“Don’t ever change, Tiger. I don’t think I’d like you with a heart.”
From the opening scene of the silhouette of a car speeding up a winding road on a hill outside LA one dark night, you know you are in noir territory. Soon a preposterous chance event launches a wild descent into dark avarice and eroticised violence as perverse and relentless as fate itself.
Too Late for Tears is the quintessential 40s b-picture from the obscure poverty-row studio, Hunt Stromberg Productions. A crew led by pulp director Byron Haskin has filmed a purple script from Roy Huggins (The Fugitive TV series), which has the two accomplished leads Lizabeth Scott and Dan Duryea as reluctant partners in locating the claim check for a suitcase containing a hot 60 grand. The husky-voiced Scott is perfect as the housewife with attitude and a gun, and Duryea relishes his established persona of the low-life chiseler making a grab for the big-time. This movie is as hard as nails. There is not an ounce of pathos or softness, just a corrosive unbending greed against which anyone is expendable.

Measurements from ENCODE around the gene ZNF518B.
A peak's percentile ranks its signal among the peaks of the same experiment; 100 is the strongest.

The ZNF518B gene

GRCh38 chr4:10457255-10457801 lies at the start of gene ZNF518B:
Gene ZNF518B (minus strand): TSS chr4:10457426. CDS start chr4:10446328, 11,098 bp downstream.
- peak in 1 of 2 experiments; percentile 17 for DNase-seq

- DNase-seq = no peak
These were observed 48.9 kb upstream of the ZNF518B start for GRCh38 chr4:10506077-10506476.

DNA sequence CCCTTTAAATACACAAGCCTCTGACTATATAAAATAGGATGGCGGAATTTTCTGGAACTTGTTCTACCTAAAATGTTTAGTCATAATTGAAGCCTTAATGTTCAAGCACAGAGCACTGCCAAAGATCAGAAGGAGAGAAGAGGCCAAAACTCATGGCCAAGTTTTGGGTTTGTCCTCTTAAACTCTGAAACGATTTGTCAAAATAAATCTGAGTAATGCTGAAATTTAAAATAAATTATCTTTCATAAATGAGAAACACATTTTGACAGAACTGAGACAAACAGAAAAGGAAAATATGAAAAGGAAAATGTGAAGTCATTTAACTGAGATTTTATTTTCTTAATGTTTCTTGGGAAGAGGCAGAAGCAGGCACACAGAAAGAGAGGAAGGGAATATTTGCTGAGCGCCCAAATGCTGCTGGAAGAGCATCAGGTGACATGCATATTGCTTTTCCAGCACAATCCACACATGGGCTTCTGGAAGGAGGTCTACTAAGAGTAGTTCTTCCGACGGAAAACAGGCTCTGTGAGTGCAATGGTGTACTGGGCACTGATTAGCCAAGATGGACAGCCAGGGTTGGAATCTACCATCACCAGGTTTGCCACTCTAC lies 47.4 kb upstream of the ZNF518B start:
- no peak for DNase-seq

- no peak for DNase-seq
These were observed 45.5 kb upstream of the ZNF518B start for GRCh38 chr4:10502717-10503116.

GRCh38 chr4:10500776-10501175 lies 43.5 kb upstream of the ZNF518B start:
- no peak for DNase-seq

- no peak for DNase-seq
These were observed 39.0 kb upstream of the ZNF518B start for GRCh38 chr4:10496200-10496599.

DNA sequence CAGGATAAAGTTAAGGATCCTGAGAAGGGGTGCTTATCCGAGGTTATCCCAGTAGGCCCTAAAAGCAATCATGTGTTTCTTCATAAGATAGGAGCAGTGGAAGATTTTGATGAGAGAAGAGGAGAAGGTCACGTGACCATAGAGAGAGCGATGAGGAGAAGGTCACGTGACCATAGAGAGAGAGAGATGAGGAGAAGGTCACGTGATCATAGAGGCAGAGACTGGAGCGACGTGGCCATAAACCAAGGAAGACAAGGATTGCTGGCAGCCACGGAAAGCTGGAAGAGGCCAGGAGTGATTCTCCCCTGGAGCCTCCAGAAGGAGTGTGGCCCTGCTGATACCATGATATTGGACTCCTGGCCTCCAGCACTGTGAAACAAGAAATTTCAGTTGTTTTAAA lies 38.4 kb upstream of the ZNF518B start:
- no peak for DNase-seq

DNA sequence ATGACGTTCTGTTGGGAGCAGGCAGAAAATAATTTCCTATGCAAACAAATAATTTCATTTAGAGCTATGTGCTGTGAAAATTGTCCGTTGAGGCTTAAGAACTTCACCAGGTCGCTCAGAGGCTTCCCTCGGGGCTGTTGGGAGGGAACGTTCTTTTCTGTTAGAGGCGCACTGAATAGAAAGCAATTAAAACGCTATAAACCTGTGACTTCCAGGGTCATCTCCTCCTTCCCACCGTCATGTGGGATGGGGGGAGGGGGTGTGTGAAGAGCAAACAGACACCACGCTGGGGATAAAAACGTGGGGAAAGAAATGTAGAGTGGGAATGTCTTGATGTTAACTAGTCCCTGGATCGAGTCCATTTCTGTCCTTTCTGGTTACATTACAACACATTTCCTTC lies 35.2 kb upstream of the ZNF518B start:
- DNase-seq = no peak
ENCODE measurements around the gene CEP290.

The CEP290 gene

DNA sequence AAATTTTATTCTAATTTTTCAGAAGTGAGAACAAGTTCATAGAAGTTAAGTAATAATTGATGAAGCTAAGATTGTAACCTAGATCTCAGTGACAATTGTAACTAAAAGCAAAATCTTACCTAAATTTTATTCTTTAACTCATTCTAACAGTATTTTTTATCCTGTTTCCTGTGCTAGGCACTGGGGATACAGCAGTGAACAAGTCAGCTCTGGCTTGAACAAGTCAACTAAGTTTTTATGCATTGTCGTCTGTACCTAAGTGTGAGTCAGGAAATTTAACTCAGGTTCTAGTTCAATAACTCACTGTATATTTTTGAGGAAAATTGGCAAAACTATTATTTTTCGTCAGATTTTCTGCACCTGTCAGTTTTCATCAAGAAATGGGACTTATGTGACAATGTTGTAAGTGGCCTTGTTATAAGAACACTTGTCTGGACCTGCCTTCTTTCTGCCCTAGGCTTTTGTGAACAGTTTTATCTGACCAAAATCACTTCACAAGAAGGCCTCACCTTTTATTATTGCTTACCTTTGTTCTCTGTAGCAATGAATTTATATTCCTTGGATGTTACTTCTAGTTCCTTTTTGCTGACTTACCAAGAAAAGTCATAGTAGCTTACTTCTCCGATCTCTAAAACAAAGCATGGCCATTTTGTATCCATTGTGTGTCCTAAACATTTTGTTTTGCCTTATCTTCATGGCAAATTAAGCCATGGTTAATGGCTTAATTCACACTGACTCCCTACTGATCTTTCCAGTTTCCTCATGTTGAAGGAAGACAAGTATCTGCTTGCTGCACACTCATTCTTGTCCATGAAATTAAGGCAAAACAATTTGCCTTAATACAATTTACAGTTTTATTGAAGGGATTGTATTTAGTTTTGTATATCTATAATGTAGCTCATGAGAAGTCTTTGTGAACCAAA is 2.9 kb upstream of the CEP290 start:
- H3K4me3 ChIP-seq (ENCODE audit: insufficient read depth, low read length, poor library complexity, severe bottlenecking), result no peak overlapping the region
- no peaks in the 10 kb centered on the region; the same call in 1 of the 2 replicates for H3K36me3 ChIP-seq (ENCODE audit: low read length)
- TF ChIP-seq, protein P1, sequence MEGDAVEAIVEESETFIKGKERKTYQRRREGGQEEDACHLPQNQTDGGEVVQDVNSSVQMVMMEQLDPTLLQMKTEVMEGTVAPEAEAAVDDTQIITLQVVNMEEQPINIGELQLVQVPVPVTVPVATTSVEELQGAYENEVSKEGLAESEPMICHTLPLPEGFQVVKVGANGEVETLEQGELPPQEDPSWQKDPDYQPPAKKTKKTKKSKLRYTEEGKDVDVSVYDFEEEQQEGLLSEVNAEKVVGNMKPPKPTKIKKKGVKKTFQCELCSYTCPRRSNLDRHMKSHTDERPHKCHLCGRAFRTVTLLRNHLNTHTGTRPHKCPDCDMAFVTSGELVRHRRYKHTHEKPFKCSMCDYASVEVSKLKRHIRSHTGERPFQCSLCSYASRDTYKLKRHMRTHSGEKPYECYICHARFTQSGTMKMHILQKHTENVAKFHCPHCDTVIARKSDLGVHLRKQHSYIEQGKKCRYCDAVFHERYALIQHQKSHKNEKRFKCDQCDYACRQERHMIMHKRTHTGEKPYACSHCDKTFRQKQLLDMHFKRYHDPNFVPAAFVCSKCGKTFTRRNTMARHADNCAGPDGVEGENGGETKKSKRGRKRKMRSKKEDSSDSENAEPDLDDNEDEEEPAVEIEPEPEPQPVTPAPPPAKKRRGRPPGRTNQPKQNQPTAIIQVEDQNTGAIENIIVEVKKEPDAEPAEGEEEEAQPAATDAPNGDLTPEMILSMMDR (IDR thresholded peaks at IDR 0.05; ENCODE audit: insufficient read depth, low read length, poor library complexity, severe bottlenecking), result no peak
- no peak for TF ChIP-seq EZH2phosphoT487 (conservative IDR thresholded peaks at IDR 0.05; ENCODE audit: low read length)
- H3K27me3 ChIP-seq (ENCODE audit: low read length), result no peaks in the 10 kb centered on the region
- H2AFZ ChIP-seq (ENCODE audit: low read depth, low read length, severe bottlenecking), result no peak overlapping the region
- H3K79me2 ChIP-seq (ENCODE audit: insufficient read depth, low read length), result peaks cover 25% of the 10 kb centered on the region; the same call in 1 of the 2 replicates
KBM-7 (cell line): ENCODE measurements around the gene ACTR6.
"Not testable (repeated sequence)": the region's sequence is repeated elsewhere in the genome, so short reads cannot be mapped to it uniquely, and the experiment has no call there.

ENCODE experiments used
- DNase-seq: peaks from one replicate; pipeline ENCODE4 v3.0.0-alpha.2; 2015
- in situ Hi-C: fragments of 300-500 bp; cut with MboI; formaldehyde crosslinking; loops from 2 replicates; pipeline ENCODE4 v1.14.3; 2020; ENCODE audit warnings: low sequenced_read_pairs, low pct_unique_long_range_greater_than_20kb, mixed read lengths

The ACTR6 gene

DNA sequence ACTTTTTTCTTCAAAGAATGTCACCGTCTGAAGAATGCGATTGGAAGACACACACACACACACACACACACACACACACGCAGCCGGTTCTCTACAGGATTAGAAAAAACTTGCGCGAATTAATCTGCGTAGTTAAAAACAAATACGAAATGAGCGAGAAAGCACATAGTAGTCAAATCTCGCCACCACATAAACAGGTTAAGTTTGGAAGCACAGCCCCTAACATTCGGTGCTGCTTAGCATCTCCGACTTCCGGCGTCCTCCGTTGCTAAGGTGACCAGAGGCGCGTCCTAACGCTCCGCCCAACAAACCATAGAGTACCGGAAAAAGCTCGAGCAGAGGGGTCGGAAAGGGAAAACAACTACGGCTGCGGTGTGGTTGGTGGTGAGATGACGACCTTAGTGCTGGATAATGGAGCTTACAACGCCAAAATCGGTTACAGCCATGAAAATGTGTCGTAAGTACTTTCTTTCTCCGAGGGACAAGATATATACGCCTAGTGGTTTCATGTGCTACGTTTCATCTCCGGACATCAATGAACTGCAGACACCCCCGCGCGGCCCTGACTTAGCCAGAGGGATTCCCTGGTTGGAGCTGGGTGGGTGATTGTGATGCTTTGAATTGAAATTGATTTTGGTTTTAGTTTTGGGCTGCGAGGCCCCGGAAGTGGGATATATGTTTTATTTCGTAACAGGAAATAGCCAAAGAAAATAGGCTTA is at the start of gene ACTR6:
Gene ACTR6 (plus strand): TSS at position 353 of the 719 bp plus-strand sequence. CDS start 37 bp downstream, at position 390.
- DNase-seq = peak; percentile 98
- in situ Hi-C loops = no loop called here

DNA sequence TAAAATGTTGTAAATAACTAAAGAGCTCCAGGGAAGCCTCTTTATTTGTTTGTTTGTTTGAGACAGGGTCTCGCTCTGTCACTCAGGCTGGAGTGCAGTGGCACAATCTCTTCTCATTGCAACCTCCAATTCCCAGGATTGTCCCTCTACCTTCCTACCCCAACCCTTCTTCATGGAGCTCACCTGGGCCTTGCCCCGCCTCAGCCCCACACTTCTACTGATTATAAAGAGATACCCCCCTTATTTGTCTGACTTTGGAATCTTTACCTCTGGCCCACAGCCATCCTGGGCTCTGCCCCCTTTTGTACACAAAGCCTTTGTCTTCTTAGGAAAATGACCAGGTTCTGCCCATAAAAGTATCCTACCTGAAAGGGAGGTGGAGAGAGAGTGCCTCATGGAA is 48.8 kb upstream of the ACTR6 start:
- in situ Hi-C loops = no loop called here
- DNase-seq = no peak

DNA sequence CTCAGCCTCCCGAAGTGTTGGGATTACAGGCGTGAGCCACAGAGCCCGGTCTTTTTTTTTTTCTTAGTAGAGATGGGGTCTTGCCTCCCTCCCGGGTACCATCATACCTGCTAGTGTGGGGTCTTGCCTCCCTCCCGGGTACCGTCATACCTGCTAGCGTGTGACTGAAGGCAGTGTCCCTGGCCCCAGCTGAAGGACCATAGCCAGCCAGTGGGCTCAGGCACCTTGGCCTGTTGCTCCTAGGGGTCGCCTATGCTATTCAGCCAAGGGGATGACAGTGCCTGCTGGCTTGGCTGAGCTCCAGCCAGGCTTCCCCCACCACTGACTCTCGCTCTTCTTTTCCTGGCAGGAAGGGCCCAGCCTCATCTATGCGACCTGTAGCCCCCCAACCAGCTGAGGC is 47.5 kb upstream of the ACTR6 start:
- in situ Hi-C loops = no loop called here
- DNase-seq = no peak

The noir denouement elegantly occurs in a luxury hotel suite south of the border, where the femme-fatale imagines she is home free. Hoskin’s mise-en-scene is brilliant. The loot grabbed from a suit-case clutched madly in Scott’s hands and begged at her pursuer is ultimately worthless, and her fate is sealed by that same suit-case. A fluttering of notes down onto the hotel’s driveway is her final epitaph.
Sadly, there is no decent print of this movie currently available. Don’t buy the current DVDs – they are straight transfers of a scratchy damaged print of a public domain print available free from www.archive.org. Though there is a commentary from Eddie Muller on the DVD – I trust the proceeds are going to locating and restoring a better print.